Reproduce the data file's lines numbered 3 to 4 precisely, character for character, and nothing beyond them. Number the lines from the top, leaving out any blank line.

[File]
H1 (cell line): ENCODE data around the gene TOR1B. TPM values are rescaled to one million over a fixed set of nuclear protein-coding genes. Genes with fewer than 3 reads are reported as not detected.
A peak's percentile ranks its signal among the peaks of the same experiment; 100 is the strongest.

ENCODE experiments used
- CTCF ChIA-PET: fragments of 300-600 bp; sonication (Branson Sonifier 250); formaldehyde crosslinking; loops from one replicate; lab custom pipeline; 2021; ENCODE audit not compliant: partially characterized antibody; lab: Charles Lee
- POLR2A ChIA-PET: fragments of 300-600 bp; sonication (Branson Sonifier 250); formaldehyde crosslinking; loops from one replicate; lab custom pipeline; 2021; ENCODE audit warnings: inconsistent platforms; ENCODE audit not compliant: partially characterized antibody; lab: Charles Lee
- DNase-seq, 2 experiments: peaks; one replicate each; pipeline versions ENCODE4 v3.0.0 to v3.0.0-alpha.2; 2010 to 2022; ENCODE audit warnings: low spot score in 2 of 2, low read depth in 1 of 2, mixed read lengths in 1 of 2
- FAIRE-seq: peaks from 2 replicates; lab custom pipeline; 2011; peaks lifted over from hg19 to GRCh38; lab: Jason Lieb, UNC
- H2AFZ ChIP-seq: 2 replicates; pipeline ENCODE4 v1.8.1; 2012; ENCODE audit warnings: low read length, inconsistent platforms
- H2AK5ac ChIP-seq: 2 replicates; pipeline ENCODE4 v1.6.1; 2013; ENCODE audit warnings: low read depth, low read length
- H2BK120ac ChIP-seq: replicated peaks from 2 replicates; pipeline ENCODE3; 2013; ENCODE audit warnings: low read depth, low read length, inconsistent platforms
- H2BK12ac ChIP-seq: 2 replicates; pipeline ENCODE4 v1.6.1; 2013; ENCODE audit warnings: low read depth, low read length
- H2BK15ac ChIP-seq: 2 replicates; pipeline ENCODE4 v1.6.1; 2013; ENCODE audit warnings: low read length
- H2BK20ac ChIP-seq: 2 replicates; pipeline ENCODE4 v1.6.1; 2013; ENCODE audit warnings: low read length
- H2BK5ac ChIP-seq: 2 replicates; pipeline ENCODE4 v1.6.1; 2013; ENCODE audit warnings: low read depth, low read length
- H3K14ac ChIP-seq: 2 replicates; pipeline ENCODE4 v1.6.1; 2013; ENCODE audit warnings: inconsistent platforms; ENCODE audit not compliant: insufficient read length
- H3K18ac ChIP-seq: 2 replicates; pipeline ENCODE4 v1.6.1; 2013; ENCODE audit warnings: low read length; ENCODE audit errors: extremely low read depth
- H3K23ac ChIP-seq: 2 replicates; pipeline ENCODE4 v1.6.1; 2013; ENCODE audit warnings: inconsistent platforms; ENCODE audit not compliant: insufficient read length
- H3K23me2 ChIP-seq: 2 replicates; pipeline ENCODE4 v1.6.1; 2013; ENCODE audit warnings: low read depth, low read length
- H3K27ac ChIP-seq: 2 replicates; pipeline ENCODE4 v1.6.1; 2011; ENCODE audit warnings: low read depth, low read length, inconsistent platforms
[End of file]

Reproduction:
ENCODE experiments used
- CTCF ChIA-PET: fragments of 300-600 bp; sonication (Branson Sonifier 250); formaldehyde crosslinking; loops from one replicate; lab custom pipeline; 2021; ENCODE audit not compliant: partially characterized antibody; lab: Charles Lee